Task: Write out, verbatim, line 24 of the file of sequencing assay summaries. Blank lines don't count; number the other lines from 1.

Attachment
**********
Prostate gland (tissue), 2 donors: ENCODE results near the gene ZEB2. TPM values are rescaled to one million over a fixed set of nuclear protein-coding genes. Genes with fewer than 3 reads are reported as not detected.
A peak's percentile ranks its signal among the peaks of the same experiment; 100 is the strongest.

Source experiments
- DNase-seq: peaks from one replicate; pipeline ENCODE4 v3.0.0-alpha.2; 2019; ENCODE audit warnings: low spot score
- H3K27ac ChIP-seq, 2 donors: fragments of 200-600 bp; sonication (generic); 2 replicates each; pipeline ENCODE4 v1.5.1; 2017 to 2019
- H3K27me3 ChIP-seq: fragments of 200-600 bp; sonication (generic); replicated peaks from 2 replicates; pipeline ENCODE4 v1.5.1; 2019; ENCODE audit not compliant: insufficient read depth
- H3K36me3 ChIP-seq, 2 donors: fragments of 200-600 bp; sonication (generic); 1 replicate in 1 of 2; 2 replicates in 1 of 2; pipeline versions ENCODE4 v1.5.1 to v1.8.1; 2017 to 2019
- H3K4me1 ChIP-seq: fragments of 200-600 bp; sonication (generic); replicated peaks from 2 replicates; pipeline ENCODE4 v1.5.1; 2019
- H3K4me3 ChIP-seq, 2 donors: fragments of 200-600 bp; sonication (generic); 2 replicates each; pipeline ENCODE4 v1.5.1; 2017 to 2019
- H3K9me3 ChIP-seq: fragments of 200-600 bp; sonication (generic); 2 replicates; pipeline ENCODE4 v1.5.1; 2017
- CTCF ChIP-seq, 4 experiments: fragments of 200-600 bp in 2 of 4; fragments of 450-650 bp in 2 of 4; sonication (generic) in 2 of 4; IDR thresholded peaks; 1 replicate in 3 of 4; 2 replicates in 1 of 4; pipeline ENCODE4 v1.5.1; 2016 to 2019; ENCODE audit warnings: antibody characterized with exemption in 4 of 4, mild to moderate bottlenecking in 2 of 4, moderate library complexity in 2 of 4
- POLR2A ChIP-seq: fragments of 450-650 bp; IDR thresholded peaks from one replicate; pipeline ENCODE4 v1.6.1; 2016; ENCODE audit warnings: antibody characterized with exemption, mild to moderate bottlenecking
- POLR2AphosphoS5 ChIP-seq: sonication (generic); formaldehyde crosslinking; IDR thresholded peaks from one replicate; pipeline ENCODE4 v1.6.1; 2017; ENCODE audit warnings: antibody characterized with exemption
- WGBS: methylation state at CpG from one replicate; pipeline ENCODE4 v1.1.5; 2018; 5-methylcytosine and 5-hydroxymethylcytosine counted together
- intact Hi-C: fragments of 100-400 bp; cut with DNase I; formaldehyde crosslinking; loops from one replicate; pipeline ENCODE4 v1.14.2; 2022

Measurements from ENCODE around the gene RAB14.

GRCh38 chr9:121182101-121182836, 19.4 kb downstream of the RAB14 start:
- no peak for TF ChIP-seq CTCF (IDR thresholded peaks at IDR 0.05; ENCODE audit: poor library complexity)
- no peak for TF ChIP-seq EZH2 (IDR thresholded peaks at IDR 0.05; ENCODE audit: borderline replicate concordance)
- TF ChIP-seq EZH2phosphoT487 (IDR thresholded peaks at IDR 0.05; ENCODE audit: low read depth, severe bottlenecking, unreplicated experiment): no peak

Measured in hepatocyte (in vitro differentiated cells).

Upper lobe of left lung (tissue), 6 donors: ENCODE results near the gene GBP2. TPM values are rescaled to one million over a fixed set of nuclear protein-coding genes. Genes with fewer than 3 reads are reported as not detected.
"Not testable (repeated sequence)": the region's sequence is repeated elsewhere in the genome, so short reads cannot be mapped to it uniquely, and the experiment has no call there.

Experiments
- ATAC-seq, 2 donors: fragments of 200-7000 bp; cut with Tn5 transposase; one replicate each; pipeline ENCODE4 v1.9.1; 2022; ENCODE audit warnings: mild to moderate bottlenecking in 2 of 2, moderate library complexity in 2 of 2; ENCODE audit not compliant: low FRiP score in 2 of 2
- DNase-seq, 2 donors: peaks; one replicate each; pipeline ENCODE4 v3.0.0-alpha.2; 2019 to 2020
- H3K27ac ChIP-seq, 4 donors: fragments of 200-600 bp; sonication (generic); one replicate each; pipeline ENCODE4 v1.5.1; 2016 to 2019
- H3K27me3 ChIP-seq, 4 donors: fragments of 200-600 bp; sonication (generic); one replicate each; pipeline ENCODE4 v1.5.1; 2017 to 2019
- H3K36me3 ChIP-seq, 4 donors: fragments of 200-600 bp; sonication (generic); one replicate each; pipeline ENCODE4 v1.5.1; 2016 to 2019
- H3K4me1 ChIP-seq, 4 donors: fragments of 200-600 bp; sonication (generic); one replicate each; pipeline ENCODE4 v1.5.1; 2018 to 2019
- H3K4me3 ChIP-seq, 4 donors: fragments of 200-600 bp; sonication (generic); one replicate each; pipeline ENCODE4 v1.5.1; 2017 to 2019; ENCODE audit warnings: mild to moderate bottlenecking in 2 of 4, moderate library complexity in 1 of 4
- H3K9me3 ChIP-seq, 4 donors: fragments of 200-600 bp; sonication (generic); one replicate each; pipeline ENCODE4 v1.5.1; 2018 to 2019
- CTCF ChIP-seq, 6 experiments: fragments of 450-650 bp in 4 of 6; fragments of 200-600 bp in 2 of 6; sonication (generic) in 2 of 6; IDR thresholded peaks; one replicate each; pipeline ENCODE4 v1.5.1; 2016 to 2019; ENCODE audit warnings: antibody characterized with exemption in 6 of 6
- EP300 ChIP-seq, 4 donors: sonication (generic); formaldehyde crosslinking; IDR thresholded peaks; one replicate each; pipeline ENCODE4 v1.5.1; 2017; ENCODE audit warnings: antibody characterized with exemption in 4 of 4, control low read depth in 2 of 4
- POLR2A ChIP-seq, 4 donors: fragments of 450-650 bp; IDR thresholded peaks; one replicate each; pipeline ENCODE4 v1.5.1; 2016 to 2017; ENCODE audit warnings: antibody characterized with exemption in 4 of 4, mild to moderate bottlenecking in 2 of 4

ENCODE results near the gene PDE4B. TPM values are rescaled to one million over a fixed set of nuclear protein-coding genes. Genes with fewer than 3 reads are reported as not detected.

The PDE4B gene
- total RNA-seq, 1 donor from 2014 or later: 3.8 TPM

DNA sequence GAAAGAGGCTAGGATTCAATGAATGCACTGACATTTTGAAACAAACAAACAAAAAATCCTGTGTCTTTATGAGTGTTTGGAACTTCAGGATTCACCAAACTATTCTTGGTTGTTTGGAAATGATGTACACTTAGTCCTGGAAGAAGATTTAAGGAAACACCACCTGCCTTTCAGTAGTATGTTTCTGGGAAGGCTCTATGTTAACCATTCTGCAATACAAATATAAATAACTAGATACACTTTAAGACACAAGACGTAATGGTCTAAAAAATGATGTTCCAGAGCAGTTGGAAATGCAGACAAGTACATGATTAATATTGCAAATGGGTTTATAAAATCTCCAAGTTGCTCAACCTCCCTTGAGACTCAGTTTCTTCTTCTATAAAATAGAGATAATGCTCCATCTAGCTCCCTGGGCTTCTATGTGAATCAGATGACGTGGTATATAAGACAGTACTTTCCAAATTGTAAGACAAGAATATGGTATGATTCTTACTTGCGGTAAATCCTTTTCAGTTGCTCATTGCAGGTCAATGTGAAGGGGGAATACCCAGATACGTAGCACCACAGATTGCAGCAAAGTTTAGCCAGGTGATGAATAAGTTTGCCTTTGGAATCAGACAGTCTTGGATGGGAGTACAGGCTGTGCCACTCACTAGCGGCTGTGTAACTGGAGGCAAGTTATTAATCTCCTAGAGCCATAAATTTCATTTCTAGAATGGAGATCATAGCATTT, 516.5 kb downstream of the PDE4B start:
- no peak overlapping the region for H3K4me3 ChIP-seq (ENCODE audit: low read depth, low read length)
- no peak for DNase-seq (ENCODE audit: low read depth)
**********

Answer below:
Experiments